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    MINTY BROAD BEAN BUTTER BOARD

    Date:

    By Nadine Smith 

    This creamy on-trend delight is definitely one to try. Perfect for sharing!  

    Serves 4

    Ingredients

    • 100g unsalted butter, at room temperature
    • 8 pods of broad beans, beans removed and outer husks discarded
    • 1 sprig of mint, finely chopped
    • 3 cloves garlic, wrapped in foil and baked slowly at 160C for 20 minutes until soft
    • 2 tsp dukkah
    • 1/2 tsp salt flakes
    • 1 lime, cheeks cut away for squeezing
    • 1 crusty baguette, cut into slices 
    • 2–3 tbs Extra Virgin Olive Oil (EVOO)

    Method

    Prepare the broad beans by blanching them in a small pot of simmering water for just 2 minutes. 

    Drain and refresh the beans in cold water – don’t leave sitting in the water for too long. 

    Slip off the outer thick skin & discard. 

    Transfer the bright green pearls to a chopping board. 

    Add the cloves of roasted garlic (papery skins also discarded) and with the back of a fork roughly mash the two together.

    Place your butter in a bowl with beaters attached and whip for 7–8 minutes until pale and creamy. The butter will aerate and increase in volume. 

    Transfer to your serving plate, with a palate or butter knife, smear teaspoonfuls onto the base of a plate. 

    Layer over the mashed broad beans, followed by the mint, dukkah & salt flakes.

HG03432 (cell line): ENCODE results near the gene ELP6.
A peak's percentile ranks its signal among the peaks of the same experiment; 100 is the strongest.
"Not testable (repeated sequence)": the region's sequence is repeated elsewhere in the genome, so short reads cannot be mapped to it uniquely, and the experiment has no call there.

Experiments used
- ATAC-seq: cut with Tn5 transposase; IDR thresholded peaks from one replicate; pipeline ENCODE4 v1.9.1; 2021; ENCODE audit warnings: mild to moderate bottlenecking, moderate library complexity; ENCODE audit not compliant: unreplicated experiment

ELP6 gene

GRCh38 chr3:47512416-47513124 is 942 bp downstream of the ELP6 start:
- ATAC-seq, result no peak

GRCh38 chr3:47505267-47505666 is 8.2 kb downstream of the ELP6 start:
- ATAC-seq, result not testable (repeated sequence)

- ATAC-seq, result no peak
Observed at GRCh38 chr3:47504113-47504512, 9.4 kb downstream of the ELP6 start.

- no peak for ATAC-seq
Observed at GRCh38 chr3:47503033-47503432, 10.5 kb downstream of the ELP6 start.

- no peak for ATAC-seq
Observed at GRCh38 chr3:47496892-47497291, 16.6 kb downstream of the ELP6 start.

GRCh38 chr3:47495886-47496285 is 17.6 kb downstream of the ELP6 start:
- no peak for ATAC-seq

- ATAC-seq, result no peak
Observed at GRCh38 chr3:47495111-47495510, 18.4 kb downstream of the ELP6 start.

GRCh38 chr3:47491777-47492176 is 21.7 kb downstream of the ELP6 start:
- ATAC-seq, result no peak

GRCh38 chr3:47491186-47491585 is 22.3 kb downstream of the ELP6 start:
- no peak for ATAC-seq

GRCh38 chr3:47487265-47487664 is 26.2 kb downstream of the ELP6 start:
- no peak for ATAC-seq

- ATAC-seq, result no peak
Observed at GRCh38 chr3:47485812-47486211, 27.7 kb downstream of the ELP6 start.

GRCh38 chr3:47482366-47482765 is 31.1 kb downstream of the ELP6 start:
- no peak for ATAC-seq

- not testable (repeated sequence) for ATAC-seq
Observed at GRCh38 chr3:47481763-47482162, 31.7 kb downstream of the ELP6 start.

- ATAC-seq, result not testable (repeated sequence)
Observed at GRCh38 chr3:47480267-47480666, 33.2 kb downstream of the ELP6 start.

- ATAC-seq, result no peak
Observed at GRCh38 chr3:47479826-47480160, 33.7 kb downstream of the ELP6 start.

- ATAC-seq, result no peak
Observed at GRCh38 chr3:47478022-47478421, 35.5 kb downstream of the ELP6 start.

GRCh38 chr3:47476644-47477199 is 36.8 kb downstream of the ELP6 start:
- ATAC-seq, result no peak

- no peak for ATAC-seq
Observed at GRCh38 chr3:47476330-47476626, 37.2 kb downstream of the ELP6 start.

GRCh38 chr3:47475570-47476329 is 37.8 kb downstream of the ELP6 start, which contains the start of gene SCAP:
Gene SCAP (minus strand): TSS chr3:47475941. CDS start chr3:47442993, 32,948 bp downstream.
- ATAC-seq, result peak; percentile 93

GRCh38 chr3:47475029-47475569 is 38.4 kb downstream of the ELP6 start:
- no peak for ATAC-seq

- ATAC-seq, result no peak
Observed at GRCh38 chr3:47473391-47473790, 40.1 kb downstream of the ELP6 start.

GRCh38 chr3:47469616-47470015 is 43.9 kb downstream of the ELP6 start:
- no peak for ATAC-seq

Heat a char grill or bbq, brush the baguette slices with EVOO and char each side until nicely coloured. 

    Serve immediately alongside your vibrant tasty butter board with freshly squeezed lime juice.

     

    Inner west food specialist Nadine Smith’s recipes are seasonally inspired, created and tested to easily recreate and enjoy at home.

    Find more of Nadine’s produce driven, delicious recipes on Instagram at @nadinexox.

    Contributor
    Contributor
    Our content is a labour of love, crafted by dedicated volunteers who are passionate about the west. We encourage submissions from our community, particularly stories about your own experiences, family history, local issues, your suburb, community events, local history, human interest stories, food, the arts, and environmental matters. Below are articles created by community contributors. You can find their names in the bylines.

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